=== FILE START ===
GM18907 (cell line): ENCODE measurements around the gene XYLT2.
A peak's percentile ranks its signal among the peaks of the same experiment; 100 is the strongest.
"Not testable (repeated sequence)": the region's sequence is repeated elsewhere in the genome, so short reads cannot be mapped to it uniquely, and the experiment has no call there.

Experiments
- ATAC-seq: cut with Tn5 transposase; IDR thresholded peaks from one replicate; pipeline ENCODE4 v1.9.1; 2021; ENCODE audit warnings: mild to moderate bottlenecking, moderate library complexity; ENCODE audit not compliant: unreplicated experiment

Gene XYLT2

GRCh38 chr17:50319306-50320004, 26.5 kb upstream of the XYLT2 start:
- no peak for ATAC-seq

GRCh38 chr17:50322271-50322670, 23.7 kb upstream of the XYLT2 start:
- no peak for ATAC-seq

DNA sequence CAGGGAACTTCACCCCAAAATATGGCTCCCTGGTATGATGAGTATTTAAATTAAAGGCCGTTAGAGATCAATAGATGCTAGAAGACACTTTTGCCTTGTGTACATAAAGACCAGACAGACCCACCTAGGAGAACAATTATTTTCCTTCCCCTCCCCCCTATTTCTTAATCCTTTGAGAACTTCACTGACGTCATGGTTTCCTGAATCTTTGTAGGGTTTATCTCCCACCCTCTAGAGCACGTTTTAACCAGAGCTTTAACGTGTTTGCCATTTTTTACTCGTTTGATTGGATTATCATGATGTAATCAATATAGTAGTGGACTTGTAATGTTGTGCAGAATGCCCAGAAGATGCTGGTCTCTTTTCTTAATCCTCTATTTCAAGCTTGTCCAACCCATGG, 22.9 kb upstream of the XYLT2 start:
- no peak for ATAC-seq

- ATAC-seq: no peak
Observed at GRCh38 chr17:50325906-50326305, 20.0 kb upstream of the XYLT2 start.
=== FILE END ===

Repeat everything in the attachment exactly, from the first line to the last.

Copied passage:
GM18907 (cell line): ENCODE measurements around the gene XYLT2.
A peak's percentile ranks its signal among the peaks of the same experiment; 100 is the strongest.
"Not testable (repeated sequence)": the region's sequence is repeated elsewhere in the genome, so short reads cannot be mapped to it uniquely, and the experiment has no call there.

Experiments
- ATAC-seq: cut with Tn5 transposase; IDR thresholded peaks from one replicate; pipeline ENCODE4 v1.9.1; 2021; ENCODE audit warnings: mild to moderate bottlenecking, moderate library complexity; ENCODE audit not compliant: unreplicated experiment

Gene XYLT2

GRCh38 chr17:50319306-50320004, 26.5 kb upstream of the XYLT2 start:
- no peak for ATAC-seq

GRCh38 chr17:50322271-50322670, 23.7 kb upstream of the XYLT2 start:
- no peak for ATAC-seq

DNA sequence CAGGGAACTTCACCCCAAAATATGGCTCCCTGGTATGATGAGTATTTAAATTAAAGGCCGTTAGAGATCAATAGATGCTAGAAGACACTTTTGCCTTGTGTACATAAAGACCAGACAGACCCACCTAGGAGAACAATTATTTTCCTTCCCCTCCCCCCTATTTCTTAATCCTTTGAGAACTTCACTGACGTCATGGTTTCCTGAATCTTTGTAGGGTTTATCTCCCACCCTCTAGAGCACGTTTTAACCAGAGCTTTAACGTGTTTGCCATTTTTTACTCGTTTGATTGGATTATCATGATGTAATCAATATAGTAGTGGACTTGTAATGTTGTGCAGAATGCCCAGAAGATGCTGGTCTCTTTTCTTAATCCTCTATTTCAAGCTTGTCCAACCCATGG, 22.9 kb upstream of the XYLT2 start:
- no peak for ATAC-seq

- ATAC-seq: no peak
Observed at GRCh38 chr17:50325906-50326305, 20.0 kb upstream of the XYLT2 start.